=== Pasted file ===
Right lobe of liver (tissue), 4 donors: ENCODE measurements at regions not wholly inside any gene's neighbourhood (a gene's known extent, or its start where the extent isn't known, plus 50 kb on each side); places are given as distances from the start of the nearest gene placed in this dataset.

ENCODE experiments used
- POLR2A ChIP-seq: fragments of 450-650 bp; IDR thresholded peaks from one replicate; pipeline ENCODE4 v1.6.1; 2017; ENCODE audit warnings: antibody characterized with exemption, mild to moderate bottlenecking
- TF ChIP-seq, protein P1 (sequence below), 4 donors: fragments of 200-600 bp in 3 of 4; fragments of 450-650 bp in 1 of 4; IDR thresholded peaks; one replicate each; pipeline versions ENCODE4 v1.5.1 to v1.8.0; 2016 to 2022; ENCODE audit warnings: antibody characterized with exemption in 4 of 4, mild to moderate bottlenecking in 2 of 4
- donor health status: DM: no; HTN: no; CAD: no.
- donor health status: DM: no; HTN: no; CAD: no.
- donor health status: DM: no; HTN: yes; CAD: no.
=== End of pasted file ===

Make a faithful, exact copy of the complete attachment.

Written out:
Right lobe of liver (tissue), 4 donors: ENCODE measurements at regions not wholly inside any gene's neighbourhood (a gene's known extent, or its start where the extent isn't known, plus 50 kb on each side); places are given as distances from the start of the nearest gene placed in this dataset.

ENCODE experiments used
- POLR2A ChIP-seq: fragments of 450-650 bp; IDR thresholded peaks from one replicate; pipeline ENCODE4 v1.6.1; 2017; ENCODE audit warnings: antibody characterized with exemption, mild to moderate bottlenecking
- TF ChIP-seq, protein P1 (sequence below), 4 donors: fragments of 200-600 bp in 3 of 4; fragments of 450-650 bp in 1 of 4; IDR thresholded peaks; one replicate each; pipeline versions ENCODE4 v1.5.1 to v1.8.0; 2016 to 2022; ENCODE audit warnings: antibody characterized with exemption in 4 of 4, mild to moderate bottlenecking in 2 of 4
- donor health status: DM: no; HTN: no; CAD: no.
- donor health status: DM: no; HTN: no; CAD: no.
- donor health status: DM: no; HTN: yes; CAD: no.